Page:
14 August, 2012 11:39  
Blogger pastorjim said...

I think you missed the vast majority of Christian history that was not confused on these issues. Fundamentalism and literal interpretation are VERY recent constructs.

14 August, 2012 14:37  
Blogger Infidel753 said...

RtS: Well, if they start admitting facts about the Bible's real historical origins, the whole house of cards collapses. But, yes, those who seek to impose their taboos through civil law are no better than the Islamists.

PJ: Actually, no, I didn't miss the fact that Christianity historically has been uncomplicatedly bigoted and worse. See fourth-to-last paragraph: "There's a good reason why the Abrahamic religions have condemned homosexuality for most of their history -- the sacred texts are pretty straightforward on the subject, when they're not being desperately twisted to fit modern morality."

14 August, 2012 14:54  
Blogger Shaw Kenawe said...

"The hoary and loathsome 'love the sinner but hate the sin.'"

Well my answer to that is "love the believer, but hate the belief."

14 August, 2012 16:50  
Blogger Infidel753 said...

SK: I'm no Christian and I'm not hypocrite enough to claim to love my enemies. Loving one's enemies is a ridiculous idea, and one of the worst absurdities of Christianity. Some believers are harmless, some are merely deluded and persuadable, but as for the haters and bigots who go out of their way to attack and hurt other people, I hate their beliefs, and I hate them as persons too, and I wish them a great deal of ill. No love for hate-filled filth unworthy of love.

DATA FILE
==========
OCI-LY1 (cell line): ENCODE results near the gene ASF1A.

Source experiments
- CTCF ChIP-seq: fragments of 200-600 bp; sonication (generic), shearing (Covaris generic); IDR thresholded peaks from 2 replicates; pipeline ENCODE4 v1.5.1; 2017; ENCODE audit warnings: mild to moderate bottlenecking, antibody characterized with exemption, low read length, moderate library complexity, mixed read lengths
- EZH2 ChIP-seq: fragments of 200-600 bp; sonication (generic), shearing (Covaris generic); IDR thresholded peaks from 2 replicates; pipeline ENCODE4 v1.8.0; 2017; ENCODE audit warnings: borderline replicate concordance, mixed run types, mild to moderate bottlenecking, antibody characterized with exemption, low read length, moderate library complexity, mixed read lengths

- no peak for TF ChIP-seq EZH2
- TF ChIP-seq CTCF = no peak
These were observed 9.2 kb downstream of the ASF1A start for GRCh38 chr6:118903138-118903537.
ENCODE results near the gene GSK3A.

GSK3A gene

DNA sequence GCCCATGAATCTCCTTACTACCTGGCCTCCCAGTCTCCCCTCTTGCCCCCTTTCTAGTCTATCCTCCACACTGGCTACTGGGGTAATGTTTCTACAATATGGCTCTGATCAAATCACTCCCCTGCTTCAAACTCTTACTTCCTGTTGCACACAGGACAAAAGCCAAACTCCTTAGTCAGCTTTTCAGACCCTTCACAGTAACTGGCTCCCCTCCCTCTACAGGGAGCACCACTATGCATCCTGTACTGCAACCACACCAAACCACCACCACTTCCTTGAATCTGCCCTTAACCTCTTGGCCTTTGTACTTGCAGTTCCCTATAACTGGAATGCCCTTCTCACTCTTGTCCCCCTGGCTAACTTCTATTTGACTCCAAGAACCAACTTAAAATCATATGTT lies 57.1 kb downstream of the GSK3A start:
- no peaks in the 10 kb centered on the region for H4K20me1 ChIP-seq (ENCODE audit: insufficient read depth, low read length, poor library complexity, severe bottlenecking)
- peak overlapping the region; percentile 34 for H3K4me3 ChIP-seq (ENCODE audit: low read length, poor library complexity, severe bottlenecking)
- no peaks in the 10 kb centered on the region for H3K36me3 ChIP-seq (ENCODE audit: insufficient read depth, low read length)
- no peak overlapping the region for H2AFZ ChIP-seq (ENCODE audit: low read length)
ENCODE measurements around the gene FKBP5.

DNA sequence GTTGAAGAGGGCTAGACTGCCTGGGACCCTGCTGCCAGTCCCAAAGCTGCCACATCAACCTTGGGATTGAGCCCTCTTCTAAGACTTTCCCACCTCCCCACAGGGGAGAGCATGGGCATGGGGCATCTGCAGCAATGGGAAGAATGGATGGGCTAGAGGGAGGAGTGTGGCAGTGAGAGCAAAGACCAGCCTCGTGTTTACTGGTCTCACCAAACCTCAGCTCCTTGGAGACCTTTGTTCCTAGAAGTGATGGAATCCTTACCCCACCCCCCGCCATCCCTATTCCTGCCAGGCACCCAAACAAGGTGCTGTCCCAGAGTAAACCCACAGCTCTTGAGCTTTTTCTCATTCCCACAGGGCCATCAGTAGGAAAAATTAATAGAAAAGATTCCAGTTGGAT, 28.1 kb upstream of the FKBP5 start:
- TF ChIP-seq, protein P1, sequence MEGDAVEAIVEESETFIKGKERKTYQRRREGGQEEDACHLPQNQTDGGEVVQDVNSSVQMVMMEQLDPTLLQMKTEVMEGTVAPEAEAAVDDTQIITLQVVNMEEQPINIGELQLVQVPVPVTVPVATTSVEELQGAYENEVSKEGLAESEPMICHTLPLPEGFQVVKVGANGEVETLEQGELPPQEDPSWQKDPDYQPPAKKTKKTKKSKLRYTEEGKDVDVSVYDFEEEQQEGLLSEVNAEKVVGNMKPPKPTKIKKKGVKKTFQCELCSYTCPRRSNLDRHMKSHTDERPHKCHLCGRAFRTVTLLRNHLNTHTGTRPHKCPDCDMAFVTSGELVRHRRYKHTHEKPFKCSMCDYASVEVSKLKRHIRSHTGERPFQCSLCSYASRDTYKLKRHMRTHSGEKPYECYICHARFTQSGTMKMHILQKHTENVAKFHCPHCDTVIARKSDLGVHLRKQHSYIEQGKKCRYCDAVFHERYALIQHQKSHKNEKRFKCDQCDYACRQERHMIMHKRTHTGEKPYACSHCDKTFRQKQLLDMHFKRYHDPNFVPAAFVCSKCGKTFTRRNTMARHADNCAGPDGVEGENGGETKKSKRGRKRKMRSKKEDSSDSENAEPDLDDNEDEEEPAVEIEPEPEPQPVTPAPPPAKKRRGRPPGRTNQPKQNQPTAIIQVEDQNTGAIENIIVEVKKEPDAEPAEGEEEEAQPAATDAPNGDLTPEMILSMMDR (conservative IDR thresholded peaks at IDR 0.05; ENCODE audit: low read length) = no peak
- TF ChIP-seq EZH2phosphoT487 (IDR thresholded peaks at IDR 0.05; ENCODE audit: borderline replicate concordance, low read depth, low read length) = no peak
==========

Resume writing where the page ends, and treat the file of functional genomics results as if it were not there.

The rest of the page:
14 August, 2012 18:03  
Blogger Tommykey said...

Loving one's enemies is a ridiculous idea

The other one I hate is "I may disagree with what you say but I will defend to the death your right to say it."

Right, so I'll die defending a hateful, bigoted piece of shit, while said bigot remains alive with one less person left to challenge him.

14 August, 2012 20:09  
Blogger ReasonBeing said...

Good post. I agree that Liberal Christians will continue to find themselves in a tough spot. They cannot compete with the Conservative view or apologetics. Something is going to have to give. It is my hope that they will come over the fence to the side of atheism. We will have to wait to see how this all shakes out.

The other interesting thing to note is that it is the liberal Christians who provide the foundation that allows the Conservative/fundamental groups to preach. If all of the liberals up and decided they were atheists tomorrow, what would be left of Christianity? A fringe group of radical Christians that few would take seriously. It is the liberals who, consciously or not, empower the Conservatives.

15 August, 2012 16:34  
Blogger Infidel753 said...

RB: Thanks for visiting. The sad part is that so many liberal Christians (not the ones who post on RLC, who obviously do take religion seriously, but more in the US population at large) are already hardly Christian any more in any meaningful sense. Tens of millions of self-identified Christians know very little about the Bible or Christian doctrine; many claim to believe in things like ghosts or reincarnation which are irreconcilable with actual Christian belief. They cling to the Christian label out of cultural inertia, desire to fit in socially, and a need for reassurance about life after death. They're reachable, especially if the hatreds and horrors the Bible really holds could be brought to their attention.